First of all, a little language lesson.
The following pictures are:
- crisps – in British English
- (potato) chips – in American English
- (potato) chips – in Australian English
And then we have:
- chips – British English
- French Fries – American English
- (hot) chips or French Fries – Australian English
For this post, I’m using the British English version of English. And so, today we’re looking at crisps and their different flavours. (I know there are other versions of English, and maybe other names for these two products, just trying to keep it simple here, ok?).
Do you have a favourite flavour of crisps?
My favourite is salt and vinegar, which is widely available in Australia and the UK. But, unfortunately, not anywhere to be found in Russia.
I don’t eat a lot of crisps anyway. I can’t remember the last time I had some. They’re certainly not a regular inclusion in the weekly shopping. But I really do love salt and vinegar. By the way, in Australia, we also put salt and vinegar on chips, especially when we’re eating fish and chips.
On the few occasions that we’ve gone to London, I’ve bought a few packets of salt and vinegar crisps, and brought them back to Moscow. I then try not to eat them too quickly so as not to run out. (A bit like the Cherry Ripes from Australia – at the time of writing there are still 2 left! Or, chocolate in general – all gone.)
But, eventually, when my will power is no longer resistant to the charms of the salt and vinegar taste, the last packet is consumed and it’s all over until the next time we find some on our travels.
The advantage of bringing crisps home from holidays is that they’re extremely light so they don’t add too much weight to your luggage. The disadvantage is that they can take up a lot of room in the suitcase.
As we all know, crisps aren’t good for our health. So, it’s just as well that my favourite flavour isn’t available here in Moscow. I’m sure I’d eat much more of them. Every day probably.
However, there are other, much more exotic, flavours available on the supermarket shelves here.
Well, exotic to me, but probably not exotic to Russians.
Russian crisp flavours
Let’s take a look at some of them.
First we have lobster. I love lobster, when it’s actually a lobster, cooked, but still recognisable as a lobster meat. I’ve never tried these lobster flavoured crisps, and I probably won’t. But I’m sure they’re very tasty.
It seems that sea-food is a popular flavour for crisps in this part of the world. Our next flavour is crab. And here we have several different brands and types of crisps, just for a bit of variety. I like crab, but have never tried crab flavoured crisps. Maybe I’ll give them a try next time I see an open packet at a party or somewhere.
We’ll come back to the sea-food theme in a little while. Right now, we’re going to see a mushroom and sour cream flavoured crisp. Now, I’m not a big fan of mushrooms in any form, so I’m not going to buy these. But, if mushrooms are one of your favourite foods, then why not pick up a packet today?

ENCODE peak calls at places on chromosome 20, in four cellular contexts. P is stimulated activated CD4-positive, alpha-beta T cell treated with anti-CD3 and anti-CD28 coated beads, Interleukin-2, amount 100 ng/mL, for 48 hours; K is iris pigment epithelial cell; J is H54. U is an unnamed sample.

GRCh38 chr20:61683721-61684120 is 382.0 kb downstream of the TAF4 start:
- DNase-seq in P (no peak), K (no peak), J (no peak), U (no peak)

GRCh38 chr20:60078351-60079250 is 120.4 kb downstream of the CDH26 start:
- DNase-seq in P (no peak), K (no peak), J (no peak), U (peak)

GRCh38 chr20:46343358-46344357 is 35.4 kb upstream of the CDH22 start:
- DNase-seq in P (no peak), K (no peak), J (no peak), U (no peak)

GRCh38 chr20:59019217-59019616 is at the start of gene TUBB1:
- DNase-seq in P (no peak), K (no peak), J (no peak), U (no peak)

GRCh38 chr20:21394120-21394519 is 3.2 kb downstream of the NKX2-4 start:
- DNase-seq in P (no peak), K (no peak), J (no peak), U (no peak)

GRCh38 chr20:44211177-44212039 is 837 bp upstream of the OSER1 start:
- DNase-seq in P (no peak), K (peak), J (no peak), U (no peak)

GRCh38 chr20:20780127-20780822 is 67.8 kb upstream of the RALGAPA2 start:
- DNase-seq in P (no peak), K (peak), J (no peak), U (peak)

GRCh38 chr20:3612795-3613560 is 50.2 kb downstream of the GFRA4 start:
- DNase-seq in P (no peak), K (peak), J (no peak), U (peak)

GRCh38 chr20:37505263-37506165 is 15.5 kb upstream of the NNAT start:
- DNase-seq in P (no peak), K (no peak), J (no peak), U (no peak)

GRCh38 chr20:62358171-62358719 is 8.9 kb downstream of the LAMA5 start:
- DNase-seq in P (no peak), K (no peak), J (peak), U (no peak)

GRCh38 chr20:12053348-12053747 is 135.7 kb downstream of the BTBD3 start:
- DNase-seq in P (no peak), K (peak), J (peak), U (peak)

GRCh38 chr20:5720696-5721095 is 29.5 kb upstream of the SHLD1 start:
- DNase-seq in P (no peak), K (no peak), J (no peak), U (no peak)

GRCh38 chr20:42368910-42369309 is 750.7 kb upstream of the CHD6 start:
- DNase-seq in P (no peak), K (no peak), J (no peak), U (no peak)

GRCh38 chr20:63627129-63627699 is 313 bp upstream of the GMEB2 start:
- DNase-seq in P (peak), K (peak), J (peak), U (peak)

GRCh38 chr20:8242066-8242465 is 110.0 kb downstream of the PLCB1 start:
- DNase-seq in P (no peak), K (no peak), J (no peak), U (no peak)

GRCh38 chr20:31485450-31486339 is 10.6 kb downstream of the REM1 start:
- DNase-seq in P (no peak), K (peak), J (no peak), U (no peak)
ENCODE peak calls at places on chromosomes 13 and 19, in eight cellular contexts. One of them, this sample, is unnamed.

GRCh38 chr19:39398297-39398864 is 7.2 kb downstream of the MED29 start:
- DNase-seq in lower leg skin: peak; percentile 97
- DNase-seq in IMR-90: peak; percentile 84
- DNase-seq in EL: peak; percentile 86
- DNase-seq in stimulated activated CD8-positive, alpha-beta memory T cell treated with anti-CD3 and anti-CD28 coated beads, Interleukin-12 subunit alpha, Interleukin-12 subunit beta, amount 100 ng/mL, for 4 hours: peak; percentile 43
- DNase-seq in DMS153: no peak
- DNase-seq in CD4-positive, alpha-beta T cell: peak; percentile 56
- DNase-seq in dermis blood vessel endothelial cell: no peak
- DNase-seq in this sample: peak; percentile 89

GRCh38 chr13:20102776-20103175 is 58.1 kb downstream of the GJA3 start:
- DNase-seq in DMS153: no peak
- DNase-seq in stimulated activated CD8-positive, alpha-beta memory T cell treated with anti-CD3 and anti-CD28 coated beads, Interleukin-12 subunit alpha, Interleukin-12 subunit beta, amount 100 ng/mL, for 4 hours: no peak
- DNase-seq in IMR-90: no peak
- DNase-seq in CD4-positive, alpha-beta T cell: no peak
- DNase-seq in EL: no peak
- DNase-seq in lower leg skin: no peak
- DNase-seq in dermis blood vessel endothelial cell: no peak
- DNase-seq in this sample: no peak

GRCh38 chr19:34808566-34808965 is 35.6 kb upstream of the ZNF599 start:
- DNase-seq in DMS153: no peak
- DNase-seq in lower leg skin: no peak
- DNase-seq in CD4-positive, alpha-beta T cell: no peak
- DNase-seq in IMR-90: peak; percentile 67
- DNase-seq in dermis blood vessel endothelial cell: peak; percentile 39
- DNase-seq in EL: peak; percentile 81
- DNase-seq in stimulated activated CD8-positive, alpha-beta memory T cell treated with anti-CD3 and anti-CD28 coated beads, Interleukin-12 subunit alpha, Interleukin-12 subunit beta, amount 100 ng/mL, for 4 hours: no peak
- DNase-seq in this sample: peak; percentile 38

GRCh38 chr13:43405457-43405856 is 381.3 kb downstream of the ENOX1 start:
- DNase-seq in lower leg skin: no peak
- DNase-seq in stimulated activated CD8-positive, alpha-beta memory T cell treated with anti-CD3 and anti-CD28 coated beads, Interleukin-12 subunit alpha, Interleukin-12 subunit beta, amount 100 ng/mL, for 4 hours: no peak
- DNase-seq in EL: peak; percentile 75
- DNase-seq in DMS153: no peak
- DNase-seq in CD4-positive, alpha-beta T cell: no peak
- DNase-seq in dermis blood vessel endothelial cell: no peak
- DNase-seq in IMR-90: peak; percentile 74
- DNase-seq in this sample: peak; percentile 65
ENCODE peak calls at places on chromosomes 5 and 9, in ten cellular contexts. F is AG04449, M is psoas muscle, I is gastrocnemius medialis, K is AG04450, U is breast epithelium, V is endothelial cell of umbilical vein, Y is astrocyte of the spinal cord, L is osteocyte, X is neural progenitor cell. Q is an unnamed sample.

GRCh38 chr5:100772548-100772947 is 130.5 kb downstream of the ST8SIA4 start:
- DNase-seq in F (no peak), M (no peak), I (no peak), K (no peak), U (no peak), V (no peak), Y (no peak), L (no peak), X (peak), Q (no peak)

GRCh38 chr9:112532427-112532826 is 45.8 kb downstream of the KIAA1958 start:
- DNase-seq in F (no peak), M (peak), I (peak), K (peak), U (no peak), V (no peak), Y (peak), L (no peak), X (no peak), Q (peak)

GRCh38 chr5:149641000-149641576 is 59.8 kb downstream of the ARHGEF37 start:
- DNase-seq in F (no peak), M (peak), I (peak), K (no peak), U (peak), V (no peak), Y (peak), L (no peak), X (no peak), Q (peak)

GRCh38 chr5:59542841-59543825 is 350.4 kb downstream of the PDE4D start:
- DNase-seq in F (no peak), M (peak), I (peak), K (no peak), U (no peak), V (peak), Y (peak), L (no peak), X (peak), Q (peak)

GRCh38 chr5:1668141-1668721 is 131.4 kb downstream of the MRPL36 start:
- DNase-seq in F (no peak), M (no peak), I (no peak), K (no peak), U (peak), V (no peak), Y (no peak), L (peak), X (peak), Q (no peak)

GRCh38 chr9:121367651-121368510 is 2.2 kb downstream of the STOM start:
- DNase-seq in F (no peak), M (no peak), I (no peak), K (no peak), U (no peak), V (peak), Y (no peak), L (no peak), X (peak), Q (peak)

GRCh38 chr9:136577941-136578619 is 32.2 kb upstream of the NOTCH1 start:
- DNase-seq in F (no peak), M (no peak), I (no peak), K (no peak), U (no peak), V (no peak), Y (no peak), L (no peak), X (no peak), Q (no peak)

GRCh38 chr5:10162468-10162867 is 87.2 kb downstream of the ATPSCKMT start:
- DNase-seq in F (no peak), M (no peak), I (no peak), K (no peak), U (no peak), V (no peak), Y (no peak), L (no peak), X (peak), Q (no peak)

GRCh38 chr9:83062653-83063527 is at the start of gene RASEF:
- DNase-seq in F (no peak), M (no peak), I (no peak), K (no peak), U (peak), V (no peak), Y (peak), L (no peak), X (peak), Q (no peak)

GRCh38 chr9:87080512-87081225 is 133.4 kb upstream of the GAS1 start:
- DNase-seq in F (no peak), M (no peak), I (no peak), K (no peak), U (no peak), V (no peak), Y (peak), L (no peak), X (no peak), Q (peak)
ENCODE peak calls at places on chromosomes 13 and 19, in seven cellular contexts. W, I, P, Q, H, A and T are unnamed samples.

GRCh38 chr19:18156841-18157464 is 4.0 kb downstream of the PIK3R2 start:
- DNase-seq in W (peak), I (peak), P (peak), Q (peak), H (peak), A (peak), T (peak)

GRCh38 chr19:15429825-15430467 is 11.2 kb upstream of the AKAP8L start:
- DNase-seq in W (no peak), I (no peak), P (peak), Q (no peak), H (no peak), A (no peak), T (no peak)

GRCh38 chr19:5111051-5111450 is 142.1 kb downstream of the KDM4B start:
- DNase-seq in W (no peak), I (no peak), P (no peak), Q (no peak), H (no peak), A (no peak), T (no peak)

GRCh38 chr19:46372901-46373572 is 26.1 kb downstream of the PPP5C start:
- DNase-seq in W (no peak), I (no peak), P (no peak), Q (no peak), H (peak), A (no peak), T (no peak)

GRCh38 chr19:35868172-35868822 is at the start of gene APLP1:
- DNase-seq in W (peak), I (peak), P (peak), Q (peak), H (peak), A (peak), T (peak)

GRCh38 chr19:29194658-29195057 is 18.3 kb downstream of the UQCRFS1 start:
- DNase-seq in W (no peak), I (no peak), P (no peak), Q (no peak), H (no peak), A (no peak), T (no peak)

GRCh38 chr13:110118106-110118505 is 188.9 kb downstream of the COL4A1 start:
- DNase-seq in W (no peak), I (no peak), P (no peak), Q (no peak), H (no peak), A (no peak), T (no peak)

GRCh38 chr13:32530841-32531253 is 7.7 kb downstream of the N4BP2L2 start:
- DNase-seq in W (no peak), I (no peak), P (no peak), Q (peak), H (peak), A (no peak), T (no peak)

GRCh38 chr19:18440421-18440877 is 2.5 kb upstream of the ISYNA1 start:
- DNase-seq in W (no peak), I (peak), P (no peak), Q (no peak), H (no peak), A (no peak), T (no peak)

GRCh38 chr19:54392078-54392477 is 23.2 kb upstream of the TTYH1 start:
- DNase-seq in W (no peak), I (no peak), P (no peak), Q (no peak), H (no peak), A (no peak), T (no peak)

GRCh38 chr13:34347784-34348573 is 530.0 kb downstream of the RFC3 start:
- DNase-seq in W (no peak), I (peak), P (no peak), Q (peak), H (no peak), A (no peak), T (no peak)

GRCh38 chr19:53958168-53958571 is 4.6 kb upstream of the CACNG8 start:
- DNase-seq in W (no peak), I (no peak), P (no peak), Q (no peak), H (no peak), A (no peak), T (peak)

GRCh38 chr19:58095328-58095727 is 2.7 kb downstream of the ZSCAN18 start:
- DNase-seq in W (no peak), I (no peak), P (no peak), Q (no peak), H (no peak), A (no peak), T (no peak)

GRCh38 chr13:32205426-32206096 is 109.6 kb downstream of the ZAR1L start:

And then we have a very popular flavour, even when it’s not in a crisp. Who doesn’t like a cheeseburger every now and then? I think this flavour could easily become a favourite of mine.
Other Russian snacks
While we’re looking at flavours, I’d like to introduce you to another Russian snack food. It’s fried black bread. Black bread, otherwise known as rye bread, is cut into ‘fingers’ and deep fried in oil. We usually eat this in bars and cafes, with sour cream or some other dipping sauce, sometimes topped with crushed garlic, and it goes well with beer. It’s really, really good! But not really, really healthy. It’s called grenki – гренки in Russian.
Sometimes it’s just not possible or practical to have fresh grenki. So, you can have the next best thing. Grenki in a packet! Yes, you can buy this fried bread in a packet. And, what’s better, is that there are different flavours to choose from! Here we look at some of the common ones.
First up, we’re back to the sea-food theme – salmon and cheese grenki. I don’t know if I’ve ever eaten salmon together with cheese – but, why not?
Next up, it’s back to mushroom and sour cream. Seems to be quite a popular combination here.
And this one is going to be a bit difficult to explain. I think you all know what horseradish is. But, the second flavour in this one is even more exotic than that. It’s called холодец (kholodets)- it’s a kind of meat jelly. It looks like this and is quite a popular New Year food.
Which brings us to the grenki which is horseradish and kholodets flavour. I don’t think I’ll ever try this one.
And, just to show that this particular flavour is much loved here, there’s also another snack food with the same flavour. I don’t really know what this is, I think it’s a kind of small sticks of crispy cracker. Anyway, they have the same flavour as the grenki above.
And the same crispy product, this time we have the crispy cracker sticks with Bavarian sausage. This could be good with beer – as the packet subtly suggests.
So there are options I can explore while I wait for the next opportunity to get my hands on some salt and vinegar crisps. I’m just not sure when one to try first. What would you suggest?
This post had been planned for some months. I had taken photos on various visits to the supermarket and then they sat idle, waiting to be used. Due to a severe bout of procrastination this post didn’t materialise until now. Inspiration to finally complete it came from the Facebook page of Gadsventure. Why not go over and ‘like’ their page, and maybe visit their blog?
Do you have a favourite flavour for crisps? Which Russian crisps would you like to try? Let us know if you’ve seen some exotic flavoured crisps on your travels.
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